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Thursday , 28 January 2021

Cold Lake passes 2021 Budget with $41M set aside for capital projects

City council has finished the interim 2021 budget with a major focus on building and construction for the next year.

Last Tuesday, city council passed the $45 million in operating and $41 million for capital projects, which includes a transfer of an additional $9.5 million to the capital budget.

The budget includes a 0.14 per cent tax increase next year, but the rate is not set until after city council sees the property value assessments in the spring.

This is a far cry from Cold Lake’s 2020 budget, which saw just $9 million allocated on the capital side, in a “hold-the-line” financial forecast with uncertainties around ID349.

“It’s probably in my opinion, the most wide-reaching capital budget I’ve ever been involved in,” said Copeland on The Morning After.

“Mow, more than ever, we must balance immediate needs with future visions. Our council is proud to have arrived at an exciting budget. This budget lays the foundation for future growth and economic development. It also maintains valuable services important to residents and makes significant headway on our infrastructure deficit,” he said in a press release.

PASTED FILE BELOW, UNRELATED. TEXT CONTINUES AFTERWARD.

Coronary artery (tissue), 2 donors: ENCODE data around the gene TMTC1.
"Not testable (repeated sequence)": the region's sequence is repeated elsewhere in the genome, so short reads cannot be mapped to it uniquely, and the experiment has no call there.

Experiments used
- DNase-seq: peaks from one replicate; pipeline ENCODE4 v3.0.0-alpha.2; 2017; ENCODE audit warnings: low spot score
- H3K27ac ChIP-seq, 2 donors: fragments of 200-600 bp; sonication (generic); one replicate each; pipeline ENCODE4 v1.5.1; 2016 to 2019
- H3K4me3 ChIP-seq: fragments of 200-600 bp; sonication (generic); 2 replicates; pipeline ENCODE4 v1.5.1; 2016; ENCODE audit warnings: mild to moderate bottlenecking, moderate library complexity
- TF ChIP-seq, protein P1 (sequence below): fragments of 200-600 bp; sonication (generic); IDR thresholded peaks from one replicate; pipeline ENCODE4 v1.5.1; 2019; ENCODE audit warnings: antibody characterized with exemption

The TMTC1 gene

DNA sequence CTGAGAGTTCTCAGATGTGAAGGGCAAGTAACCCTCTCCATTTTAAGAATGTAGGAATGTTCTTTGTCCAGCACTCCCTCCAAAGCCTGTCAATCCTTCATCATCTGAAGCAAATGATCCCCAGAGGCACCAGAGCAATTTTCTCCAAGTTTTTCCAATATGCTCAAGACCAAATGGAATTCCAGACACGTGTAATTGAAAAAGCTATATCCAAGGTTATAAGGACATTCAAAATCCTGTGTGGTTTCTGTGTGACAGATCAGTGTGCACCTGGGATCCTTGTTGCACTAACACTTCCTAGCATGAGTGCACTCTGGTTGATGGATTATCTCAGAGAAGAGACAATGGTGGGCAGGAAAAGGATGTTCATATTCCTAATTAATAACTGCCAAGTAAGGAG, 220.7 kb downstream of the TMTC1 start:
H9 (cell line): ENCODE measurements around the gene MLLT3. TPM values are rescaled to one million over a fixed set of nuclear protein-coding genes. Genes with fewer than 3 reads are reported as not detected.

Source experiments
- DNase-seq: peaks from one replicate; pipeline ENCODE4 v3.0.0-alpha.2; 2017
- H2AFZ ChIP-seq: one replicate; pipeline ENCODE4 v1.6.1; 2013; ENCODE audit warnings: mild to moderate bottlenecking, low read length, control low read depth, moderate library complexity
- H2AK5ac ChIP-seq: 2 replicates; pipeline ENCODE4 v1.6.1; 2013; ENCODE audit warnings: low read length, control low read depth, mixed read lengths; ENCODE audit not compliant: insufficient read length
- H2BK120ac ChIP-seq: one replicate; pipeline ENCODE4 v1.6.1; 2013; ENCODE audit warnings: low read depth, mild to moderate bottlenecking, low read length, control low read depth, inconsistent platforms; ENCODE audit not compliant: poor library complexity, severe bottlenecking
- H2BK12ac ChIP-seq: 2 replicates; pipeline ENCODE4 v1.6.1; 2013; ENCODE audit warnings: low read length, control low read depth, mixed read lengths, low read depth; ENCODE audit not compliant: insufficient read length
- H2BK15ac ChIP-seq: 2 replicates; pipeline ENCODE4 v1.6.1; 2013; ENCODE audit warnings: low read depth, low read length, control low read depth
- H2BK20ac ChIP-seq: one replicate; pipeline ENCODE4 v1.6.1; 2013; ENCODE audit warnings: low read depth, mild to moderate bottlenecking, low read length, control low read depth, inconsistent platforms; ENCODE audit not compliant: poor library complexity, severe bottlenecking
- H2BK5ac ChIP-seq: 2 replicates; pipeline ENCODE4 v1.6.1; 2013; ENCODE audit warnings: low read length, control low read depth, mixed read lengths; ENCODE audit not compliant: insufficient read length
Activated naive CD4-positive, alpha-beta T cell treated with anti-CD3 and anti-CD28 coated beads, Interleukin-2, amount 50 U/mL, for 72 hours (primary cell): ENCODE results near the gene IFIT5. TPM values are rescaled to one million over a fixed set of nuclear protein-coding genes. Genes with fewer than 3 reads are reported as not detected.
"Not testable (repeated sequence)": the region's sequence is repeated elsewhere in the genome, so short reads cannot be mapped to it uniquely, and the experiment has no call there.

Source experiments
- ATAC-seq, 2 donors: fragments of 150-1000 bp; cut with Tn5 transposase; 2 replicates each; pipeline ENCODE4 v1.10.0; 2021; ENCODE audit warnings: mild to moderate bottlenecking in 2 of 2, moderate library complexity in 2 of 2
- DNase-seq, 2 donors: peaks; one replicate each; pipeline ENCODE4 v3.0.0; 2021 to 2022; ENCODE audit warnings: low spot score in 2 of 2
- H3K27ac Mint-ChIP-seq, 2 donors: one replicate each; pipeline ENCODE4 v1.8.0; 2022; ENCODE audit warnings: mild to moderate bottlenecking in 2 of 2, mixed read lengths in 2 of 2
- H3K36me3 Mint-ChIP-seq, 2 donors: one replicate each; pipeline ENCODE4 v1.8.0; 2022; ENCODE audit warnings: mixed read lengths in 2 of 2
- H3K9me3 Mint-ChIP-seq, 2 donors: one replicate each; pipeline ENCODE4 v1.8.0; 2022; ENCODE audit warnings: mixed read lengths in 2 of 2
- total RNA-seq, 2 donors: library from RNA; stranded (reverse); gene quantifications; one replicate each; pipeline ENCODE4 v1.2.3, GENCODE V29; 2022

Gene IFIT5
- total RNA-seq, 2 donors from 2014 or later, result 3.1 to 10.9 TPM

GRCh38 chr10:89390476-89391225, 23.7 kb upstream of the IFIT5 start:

The operating budget includes their forecast for ID349, which was announced Monday as $15.4 million for Cold Lake, and an ICF collaboration with the M.D. of Bonnyville which has not yet been finalized.

The city will fund a “Cold Lake Family Connections” at the FCSS to replace the former Parent Link program.

Recycling rates will drop almost $3 a month, from $9.25 to $6.50 per month for residential properties and from $5 to $4 per month for multi-family properties.

The North Arena will stand up with new upgrades and modernization scheduled for next year. A plan for a new ice plant, floor slabs and puck board replacement, and renovations are tabulated at $3 million on the capital side.

The Cold Lake Energy Centre will have ice this upcoming summer under a pilot project the city hoped to start last year. It’s set to cost $145,000.

A grant funding stream to help non-profits establish supports for the vulnerable and homeless in Cold Lake was established for $40,000.

On the capital budget, facility infrastructure work has $18,426,000 allocated, with just over $9 million pencilled in for roadway improvements plus $2.2 million that’s already been approved.

There is $8.6 million set aside for environmental and utility infrastructure improvements, $2.5 million for recreation infrastructure, and just under $2 million for fleet and equipment.

“We’re trying to create a Cold Lake economic stimulus package. And so we were going all-in with all the buckets of money we can find, and really trying to do a diversified capital budget,” said Copeland.

“You’re gonna have water and sewer projects, roadways, recreation, and the idea is to try to keep our existing local businesses that contractors employed and offer them work.”